PROGRESSive Withdrawal Esomeprazole and Acid-related Symptoms
Study of the Effect of PROGRESSive Withdrawal Esomeprazole of on Acid-related Symptoms, PROGRESS Study A Randomized, Placebo-controlled, Double Blinded Study
  • Phase

    Phase 4
  • Study Type

  • Status

  • Intervention/Treatment

    esomeprazole ...
  • Study Participants

Rebound acid hypersecretion (RAHS), defined as an increase in gastric acid secretion above pre-treatment levels after PPIs therapy is observed within two weeks after withdrawal of treatment and could theoretically lead to acid-related symptoms such as heartburn, acid regurgitation, or dyspepsia that might result in resumption of therapy. A plausible physiologic theory for the rebound phenomenon suggests that long-term, elevated gastric pH caused by blockage of the proton-pumps stimulates compensatory gastrin release. Interestingly, Reimer et al. demonstrated the occurrence of RAHS in healthy volunteers who had received eight weeks of esomperazole. The clinical symptoms occured in a different prevalence compared with placebo treated patients at ten weeks after withdrawal and until the end of the study (twelve weeks). Twenty to twenty-two percent of patients displayed symptoms ten or twelve weeks after having discontinued PPIs while they occured in 1.7-7% of placebo-treated patients. Efforts should be pursued to restrict PPI therapy use to patients likely to benefit from it.

In this context, we propose to investigate the benefit of a progressive decrease in doses of esomeprazole compared to a sudden discontinuation. This is a randomized, double-blind, placebo-controlled trial with 156 patients treated by esomeprazole 40mg since four weeks least, randomized to one week of placebo or one week of esomeprazole 20mg. We want to compare the prevalence of clinical gastrointestinal symptoms between patients with progressive discontinuation (one week of esomeprazole, 20mg, then discontinuation) or those with sudden discontinuation of esomeprazole 40mg.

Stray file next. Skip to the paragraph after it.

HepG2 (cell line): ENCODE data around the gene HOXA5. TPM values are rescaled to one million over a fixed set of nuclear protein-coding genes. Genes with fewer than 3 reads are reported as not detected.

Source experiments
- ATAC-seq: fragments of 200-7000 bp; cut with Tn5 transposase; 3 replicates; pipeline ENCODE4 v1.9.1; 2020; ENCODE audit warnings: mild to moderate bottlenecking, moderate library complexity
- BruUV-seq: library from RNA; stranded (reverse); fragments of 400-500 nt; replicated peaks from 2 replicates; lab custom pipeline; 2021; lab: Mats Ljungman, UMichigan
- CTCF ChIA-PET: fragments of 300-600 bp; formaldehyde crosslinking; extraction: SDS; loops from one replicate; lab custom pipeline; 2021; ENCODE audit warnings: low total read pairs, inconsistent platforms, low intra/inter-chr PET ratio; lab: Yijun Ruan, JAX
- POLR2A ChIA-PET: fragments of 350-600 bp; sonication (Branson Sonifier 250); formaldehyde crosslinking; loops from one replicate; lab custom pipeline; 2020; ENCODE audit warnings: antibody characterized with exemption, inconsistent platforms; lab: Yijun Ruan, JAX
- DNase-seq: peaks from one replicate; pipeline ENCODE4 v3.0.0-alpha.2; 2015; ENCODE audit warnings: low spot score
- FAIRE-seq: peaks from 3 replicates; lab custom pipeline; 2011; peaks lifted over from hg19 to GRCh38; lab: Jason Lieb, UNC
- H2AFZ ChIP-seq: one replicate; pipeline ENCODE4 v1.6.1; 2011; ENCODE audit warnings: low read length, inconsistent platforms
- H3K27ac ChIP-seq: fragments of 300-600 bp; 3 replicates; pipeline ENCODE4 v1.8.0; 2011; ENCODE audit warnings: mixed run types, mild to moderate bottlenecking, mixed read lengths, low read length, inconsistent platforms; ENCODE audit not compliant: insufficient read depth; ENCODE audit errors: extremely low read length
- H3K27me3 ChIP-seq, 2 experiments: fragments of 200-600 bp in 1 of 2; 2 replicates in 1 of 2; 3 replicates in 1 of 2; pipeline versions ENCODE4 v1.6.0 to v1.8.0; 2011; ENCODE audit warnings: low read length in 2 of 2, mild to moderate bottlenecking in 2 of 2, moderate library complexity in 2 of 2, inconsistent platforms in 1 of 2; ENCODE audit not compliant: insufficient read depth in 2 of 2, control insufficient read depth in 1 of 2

Study Started
Jun 30
Primary Completion
Dec 31
Study Completion
Dec 31
Last Update
Jan 04

Drug Esomeprazole: Nexium® 20mg, Astra Zeneca

Comparison of the prevalence of clinical symptoms of acid rebound, between patients with progressive (esomeprazole ) or sudden (placebo) discontinuation of Proton pump inhibitors.

  • Other names: Nexium®

Other CYP2C19 phenotypical analysis

All patients included will undergo an assessment of the CYP2C19 activity by the administration of omeprazole 40mg and following measurement of omeprazole metabolic ratio respectively, once during the study.

  • Other names: omeprazole 40mg

Drug Placebo

Comparison of the prevalence of clinical symptoms of acid rebound, between patients with progressive (esomeprazole ) or sudden (placebo) discontinuation of Proton pump inhibitors.

Sudden discontinuation Placebo Comparator

placebo for 7 days

Progressive discontinuation Active Comparator

Esomeprazole: Nexium® 20mg, Astra Zeneca , for 7 days


Inclusion Criteria:

Treatment by esomeprazole 40mg since 4 weeks or more
Esomeprazole withdrawal decided by the clinician
Male and female aged 18-90 years
Volunteers to participate to the study
Must understand and read French language
Must be able to give a written informed consent

Exclusion Criteria:

Impairment of cognitive status
Current indication to continue PPI treatment
History of erosive and ulcerative esophagitis, Barrett esophagus, Zollinger-Ellison syndrome
Short-term treatment of documented ulcer disease, as part of a combination regimen for Helicobacter pylori (HP) eradication
Prevention of ulcers due to non-steroidal anti-inflammatory drugs.
Hepatic impairment (TP<60%)
Hypersensitivity to omeprazole (CYP2C19 activity) or esomeprazole
Current pregnancy or current breastfeeding
No Results Posted